The phrase “garbage in, garbage out” applies to more than just computer programming. Food and beverage makers know you cannot make a quality product without quality ingredients. Most consumers would agree with that view, which is why ingredient lists and product claims are receiving increasing scrutiny today.
Globally, 3 in 5 consumers want to know where the ingredients in the products they purchase come from. Flavor remains the primary driver influencing food and beverage purchase decisions, although consumers show continued and growing interest in clean label-type ingredient claims including “no artificial flavors or colors” and “made with real ingredients.”
In the United States, over 55% of consumers agree they want to avoid artificial colors, according to a 2019 Consumer Insights survey from Innova Market Insights. The same survey found an even greater percentage of consumers—nearly 64%—are seeking to avoid products with ingredients that are difficult to understand. Consumers are not ingredient experts and what may be “difficult to understand” is subject to interpretation. This puts the onus on food and beverage makers to be mindful in their ingredient choices and how they communicate those choices to consumers.
Global food and beverage makers are increasingly open to the use of natural colors, though use is clustered around three key sectors. According to Innova Market Insights’ Innova Database, three sectors—bakery, confectionery and snacks—collectively accounted for just under 40% of all global food and beverage launches from January 2018 to July 2019 that use natural colors. The performance limitations of natural colors may explain why two categories—alcoholic beverages and hot drinks—each accounted for less than 1% of natural color launches over this period.
But pockets of strength point to growth markets for natural colors. Carbonates topped the growth
charts with a 6% compound annual growth rate (CAGR) for the use of natural colors for the period from 2016 to 2018. The gummies/jellies subcategory within the confectionery market was not far behind with a 5% growth rate, followed by sweet biscuits/cookies in the bakery sector achieving a 3% CAGR from 2016 to 2018, according to the Innova Database.
Yet most of those natural colors were buried deep in ingredient lists, expressed in verbiage that would probably go over the head of the average consumer. Does the typical shopper know what anthocyanins are? Probably not, though some product makers are trying to bridge the educational gap. New Blue Wine markets Blu Perfer Chardonnay Wine, a vintage distinguished by its deep blue color which easily stands out in the crowded wine category. The beverage owes its distinctive and eye-catching hue to the natural color found in grape skin—anthocyanin.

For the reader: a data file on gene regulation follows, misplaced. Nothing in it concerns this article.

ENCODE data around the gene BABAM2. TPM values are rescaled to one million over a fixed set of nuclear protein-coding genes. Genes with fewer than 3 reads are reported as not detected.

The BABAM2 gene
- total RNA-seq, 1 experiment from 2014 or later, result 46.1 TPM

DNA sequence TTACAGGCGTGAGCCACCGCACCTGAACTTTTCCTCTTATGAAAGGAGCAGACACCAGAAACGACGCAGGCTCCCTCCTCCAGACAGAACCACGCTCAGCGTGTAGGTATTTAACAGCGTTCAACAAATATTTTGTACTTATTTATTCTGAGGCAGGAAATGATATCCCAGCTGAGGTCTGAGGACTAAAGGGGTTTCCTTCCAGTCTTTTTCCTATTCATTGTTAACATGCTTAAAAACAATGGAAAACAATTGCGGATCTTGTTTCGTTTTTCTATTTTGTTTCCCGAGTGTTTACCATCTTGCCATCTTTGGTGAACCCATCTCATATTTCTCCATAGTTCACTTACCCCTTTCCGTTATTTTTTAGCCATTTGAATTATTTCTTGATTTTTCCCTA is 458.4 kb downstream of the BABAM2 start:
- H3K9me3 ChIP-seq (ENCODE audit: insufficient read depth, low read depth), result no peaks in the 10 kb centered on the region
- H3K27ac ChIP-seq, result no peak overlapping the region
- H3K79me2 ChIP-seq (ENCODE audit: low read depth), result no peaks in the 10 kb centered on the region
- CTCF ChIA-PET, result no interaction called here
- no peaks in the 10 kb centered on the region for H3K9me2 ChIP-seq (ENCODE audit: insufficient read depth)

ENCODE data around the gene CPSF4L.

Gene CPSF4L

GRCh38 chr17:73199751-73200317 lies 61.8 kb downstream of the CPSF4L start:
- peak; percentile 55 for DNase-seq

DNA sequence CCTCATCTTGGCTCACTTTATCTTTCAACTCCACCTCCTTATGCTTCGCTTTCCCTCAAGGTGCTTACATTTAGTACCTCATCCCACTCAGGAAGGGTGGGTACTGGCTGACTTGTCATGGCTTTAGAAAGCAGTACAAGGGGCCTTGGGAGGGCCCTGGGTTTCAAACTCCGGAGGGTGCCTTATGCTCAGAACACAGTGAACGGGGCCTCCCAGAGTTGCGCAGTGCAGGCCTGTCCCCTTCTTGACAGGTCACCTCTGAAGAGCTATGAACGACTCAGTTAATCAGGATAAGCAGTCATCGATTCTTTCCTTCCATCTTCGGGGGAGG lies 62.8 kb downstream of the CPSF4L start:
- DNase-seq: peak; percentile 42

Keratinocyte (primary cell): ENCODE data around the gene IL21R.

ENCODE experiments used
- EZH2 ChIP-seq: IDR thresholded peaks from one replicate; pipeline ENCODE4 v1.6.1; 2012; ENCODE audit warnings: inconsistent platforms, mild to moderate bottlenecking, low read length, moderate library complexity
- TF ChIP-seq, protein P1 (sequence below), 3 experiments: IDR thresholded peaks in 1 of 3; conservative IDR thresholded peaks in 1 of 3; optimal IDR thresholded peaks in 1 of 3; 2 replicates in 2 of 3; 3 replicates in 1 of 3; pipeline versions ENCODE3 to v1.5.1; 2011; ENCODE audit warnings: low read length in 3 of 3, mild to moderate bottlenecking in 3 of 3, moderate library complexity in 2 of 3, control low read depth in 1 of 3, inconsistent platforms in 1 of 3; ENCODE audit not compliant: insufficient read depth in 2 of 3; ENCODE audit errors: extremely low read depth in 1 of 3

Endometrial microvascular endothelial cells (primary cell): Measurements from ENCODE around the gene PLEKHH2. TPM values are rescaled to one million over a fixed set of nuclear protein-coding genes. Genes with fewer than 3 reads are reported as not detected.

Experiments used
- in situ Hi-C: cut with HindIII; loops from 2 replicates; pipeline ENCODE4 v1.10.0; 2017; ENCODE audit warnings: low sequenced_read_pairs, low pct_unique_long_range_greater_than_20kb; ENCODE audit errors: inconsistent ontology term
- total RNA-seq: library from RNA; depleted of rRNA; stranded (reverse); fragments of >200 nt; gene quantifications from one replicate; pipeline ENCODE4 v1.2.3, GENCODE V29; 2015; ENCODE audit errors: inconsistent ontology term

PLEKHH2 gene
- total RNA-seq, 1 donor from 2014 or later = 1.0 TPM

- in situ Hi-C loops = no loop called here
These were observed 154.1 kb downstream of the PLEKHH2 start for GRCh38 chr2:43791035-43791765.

Blue itself is an interesting case study in color innovation. Though consumers globally may not be terribly enthusiastic about blue as a soft drink color, American consumers are much more bullish toward blue and the flavors it tends to telegraph: blue raspberry and blueberry. According to the Innova Database, blue ranked as the fastest-growing color for new soft drink launches in the U.S. over the past five years, expanding at a CAGR of over 26% for the period from 2014 to 2018. Blue’s close relative—purple—topped the global growth charts, expanding at a better than 11% CAGR over the same period.
Color and the perception of color are strongly linked to flavor perceptions. This may explain why 39% of American consumers agreed that “colorful products are extra attractive to me,” according to Innova’s 2019 Consumer Insights Survey. Rich, impactful colors suggest bold flavor, an increasingly popular marketing claim for new food product introductions. Use of the word “bold” for new food and beverage products increased at over a 20% CAGR in the U.S. for the period from 2016 to 2018 and nearly 17% globally. Bold is winning when it comes to flavor.
Adventure is also winning when it comes to flavor. Innova Market Insights is noticing an uptick in stronger and more unusual flavor combinations, including mashups like sushi pizza and pasta bacon tacos. The umami flavor profile is finally getting its due as foods like mushrooms and seaweed move into new areas, though consumer awareness of umami is still relatively low. Consumers “in the know” do appreciate that umami—the so-called “fifth flavor” —can provide a flavor boost without the use of additives like salt, MSG, or artificial flavors.
Aging populations are driving interest in flavors that go beyond simple, sweet flavors, like those delivering smoked, roasted, bitter, sour and even astringent taste sensations. This is good news for flavors like coffee and cranberry, both of which are trending in chocolate confectionery products. Botanical flavors are another option, with food and beverage makers embracing flavors like hibiscus, rose, lavender and more that are showing up in new places these days. A case in point is Burroughs Family Farms Organic Cream Top Lavender Milk, new from a fifth-generation family farm based in California’s Central Valley.
The search for the next exotic flavor sensation is taking innovators to the Middle East and Northern Africa, where flavors like harissa, za’atar, and dukkah are trending. It’s too early to tell if any of these candidates will be the next sriracha, but the search won’t stop anytime soon
Tom Vierhile is vice president of strategic insights North America for Netherlands-based Innova Market Insights and has 20+ years of experience in packaged goods reporting and analysis. Based in Fairport, New York, he is a new product marketing expert and has been quoted by Bloomberg, Ad Age, The Wall Street Journal and NPR. Vierhile has given presentations on new product trends at conferences in the U.S., Europe, Asia and South America. He has a bachelor's degree in marketing from St. Bonaventure University and an MBA from the State University of New York at Buffalo.